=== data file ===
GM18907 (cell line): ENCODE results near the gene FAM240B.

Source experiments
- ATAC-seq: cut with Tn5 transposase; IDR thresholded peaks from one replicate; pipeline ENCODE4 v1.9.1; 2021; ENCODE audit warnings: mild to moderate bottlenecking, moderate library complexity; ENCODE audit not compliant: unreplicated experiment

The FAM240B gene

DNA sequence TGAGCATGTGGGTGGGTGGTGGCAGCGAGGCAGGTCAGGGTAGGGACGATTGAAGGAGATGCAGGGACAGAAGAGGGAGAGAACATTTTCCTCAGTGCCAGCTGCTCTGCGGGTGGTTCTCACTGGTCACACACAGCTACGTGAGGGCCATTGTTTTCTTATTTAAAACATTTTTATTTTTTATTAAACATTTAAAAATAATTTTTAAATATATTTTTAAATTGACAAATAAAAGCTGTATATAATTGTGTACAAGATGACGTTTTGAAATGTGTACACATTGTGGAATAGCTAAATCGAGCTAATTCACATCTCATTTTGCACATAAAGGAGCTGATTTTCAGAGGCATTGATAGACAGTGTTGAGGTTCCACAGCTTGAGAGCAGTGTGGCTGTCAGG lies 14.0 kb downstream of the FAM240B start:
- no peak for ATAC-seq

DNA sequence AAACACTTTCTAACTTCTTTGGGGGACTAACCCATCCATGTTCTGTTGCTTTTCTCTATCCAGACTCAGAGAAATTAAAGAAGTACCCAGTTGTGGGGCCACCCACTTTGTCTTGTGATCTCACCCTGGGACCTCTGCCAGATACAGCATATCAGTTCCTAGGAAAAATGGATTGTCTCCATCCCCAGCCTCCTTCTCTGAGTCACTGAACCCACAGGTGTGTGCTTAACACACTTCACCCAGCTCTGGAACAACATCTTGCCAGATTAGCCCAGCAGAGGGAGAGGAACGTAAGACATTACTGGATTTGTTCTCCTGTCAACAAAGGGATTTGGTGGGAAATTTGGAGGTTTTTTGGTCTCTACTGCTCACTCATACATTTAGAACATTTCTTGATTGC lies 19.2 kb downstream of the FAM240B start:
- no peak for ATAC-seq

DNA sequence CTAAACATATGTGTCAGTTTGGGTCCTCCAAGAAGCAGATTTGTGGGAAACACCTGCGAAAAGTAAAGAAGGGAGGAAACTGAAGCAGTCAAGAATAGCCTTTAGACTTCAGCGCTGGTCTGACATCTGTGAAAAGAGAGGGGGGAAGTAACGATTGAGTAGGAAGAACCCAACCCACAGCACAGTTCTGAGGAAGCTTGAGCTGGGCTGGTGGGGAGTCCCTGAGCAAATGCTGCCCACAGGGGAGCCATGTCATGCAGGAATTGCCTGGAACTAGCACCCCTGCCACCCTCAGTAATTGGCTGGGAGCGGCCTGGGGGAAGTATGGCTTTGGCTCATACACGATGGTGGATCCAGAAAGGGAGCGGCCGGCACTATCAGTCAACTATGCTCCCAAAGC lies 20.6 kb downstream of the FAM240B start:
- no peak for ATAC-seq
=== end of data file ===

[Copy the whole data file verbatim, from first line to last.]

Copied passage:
GM18907 (cell line): ENCODE results near the gene FAM240B.

Source experiments
- ATAC-seq: cut with Tn5 transposase; IDR thresholded peaks from one replicate; pipeline ENCODE4 v1.9.1; 2021; ENCODE audit warnings: mild to moderate bottlenecking, moderate library complexity; ENCODE audit not compliant: unreplicated experiment

The FAM240B gene

DNA sequence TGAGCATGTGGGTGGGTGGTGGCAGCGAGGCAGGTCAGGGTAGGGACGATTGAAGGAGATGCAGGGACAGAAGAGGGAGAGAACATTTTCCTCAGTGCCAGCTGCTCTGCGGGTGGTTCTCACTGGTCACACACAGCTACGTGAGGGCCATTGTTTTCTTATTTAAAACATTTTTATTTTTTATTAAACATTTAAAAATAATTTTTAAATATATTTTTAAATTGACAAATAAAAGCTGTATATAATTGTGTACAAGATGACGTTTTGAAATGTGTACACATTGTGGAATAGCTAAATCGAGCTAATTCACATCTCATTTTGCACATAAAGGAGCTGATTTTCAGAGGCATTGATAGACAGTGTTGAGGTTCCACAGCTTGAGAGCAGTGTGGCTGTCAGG lies 14.0 kb downstream of the FAM240B start:
- no peak for ATAC-seq

DNA sequence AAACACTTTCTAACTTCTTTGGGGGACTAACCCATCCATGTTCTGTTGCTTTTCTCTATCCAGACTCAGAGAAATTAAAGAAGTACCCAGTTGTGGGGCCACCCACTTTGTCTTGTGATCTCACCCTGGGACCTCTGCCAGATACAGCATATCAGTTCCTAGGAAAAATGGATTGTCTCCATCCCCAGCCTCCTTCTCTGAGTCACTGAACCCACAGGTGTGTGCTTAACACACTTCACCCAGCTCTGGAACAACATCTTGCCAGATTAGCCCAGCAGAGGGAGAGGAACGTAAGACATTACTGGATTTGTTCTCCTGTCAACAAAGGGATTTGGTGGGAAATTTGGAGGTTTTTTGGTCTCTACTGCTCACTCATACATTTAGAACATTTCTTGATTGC lies 19.2 kb downstream of the FAM240B start:
- no peak for ATAC-seq

DNA sequence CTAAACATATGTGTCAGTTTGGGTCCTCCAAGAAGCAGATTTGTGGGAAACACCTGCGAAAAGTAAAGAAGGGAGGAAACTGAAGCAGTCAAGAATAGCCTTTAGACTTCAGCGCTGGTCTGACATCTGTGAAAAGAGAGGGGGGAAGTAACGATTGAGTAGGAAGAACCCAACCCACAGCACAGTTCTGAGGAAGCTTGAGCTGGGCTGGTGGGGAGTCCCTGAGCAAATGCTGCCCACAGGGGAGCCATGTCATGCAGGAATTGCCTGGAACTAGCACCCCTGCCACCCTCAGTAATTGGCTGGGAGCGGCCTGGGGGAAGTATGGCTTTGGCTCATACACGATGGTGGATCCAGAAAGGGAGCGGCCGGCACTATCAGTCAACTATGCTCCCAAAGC lies 20.6 kb downstream of the FAM240B start:
- no peak for ATAC-seq